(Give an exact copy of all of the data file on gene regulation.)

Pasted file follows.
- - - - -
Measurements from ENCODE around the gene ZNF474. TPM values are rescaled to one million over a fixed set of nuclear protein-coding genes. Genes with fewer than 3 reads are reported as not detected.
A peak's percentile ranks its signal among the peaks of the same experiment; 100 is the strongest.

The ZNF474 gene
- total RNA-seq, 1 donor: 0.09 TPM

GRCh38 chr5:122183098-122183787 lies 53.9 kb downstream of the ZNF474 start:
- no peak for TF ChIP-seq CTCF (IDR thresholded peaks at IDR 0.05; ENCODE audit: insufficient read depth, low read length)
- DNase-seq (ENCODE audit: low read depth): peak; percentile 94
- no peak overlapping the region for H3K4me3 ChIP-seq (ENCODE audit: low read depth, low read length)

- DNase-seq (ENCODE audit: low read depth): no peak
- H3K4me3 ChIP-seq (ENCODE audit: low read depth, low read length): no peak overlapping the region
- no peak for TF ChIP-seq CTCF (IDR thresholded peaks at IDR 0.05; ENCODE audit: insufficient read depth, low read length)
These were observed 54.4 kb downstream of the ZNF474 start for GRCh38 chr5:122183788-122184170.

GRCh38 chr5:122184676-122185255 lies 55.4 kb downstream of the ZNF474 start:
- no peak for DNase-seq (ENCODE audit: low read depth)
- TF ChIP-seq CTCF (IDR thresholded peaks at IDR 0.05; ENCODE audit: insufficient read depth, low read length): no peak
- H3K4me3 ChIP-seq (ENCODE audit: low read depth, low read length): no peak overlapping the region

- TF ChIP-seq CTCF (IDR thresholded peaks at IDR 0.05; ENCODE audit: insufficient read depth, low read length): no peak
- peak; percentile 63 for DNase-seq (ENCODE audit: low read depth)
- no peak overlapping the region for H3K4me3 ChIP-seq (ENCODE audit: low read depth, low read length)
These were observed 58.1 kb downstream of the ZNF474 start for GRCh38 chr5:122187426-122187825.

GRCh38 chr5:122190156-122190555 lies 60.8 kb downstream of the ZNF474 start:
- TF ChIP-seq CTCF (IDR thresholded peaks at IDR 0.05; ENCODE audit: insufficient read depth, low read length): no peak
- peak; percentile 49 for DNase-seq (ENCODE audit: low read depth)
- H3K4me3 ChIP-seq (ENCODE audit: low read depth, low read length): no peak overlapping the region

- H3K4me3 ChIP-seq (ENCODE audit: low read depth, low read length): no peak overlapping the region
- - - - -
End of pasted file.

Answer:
Measurements from ENCODE around the gene ZNF474. TPM values are rescaled to one million over a fixed set of nuclear protein-coding genes. Genes with fewer than 3 reads are reported as not detected.
A peak's percentile ranks its signal among the peaks of the same experiment; 100 is the strongest.

The ZNF474 gene
- total RNA-seq, 1 donor: 0.09 TPM

GRCh38 chr5:122183098-122183787 lies 53.9 kb downstream of the ZNF474 start:
- no peak for TF ChIP-seq CTCF (IDR thresholded peaks at IDR 0.05; ENCODE audit: insufficient read depth, low read length)
- DNase-seq (ENCODE audit: low read depth): peak; percentile 94
- no peak overlapping the region for H3K4me3 ChIP-seq (ENCODE audit: low read depth, low read length)

- DNase-seq (ENCODE audit: low read depth): no peak
- H3K4me3 ChIP-seq (ENCODE audit: low read depth, low read length): no peak overlapping the region
- no peak for TF ChIP-seq CTCF (IDR thresholded peaks at IDR 0.05; ENCODE audit: insufficient read depth, low read length)
These were observed 54.4 kb downstream of the ZNF474 start for GRCh38 chr5:122183788-122184170.

GRCh38 chr5:122184676-122185255 lies 55.4 kb downstream of the ZNF474 start:
- no peak for DNase-seq (ENCODE audit: low read depth)
- TF ChIP-seq CTCF (IDR thresholded peaks at IDR 0.05; ENCODE audit: insufficient read depth, low read length): no peak
- H3K4me3 ChIP-seq (ENCODE audit: low read depth, low read length): no peak overlapping the region

- TF ChIP-seq CTCF (IDR thresholded peaks at IDR 0.05; ENCODE audit: insufficient read depth, low read length): no peak
- peak; percentile 63 for DNase-seq (ENCODE audit: low read depth)
- no peak overlapping the region for H3K4me3 ChIP-seq (ENCODE audit: low read depth, low read length)
These were observed 58.1 kb downstream of the ZNF474 start for GRCh38 chr5:122187426-122187825.

GRCh38 chr5:122190156-122190555 lies 60.8 kb downstream of the ZNF474 start:
- TF ChIP-seq CTCF (IDR thresholded peaks at IDR 0.05; ENCODE audit: insufficient read depth, low read length): no peak
- peak; percentile 49 for DNase-seq (ENCODE audit: low read depth)
- H3K4me3 ChIP-seq (ENCODE audit: low read depth, low read length): no peak overlapping the region

- H3K4me3 ChIP-seq (ENCODE audit: low read depth, low read length): no peak overlapping the region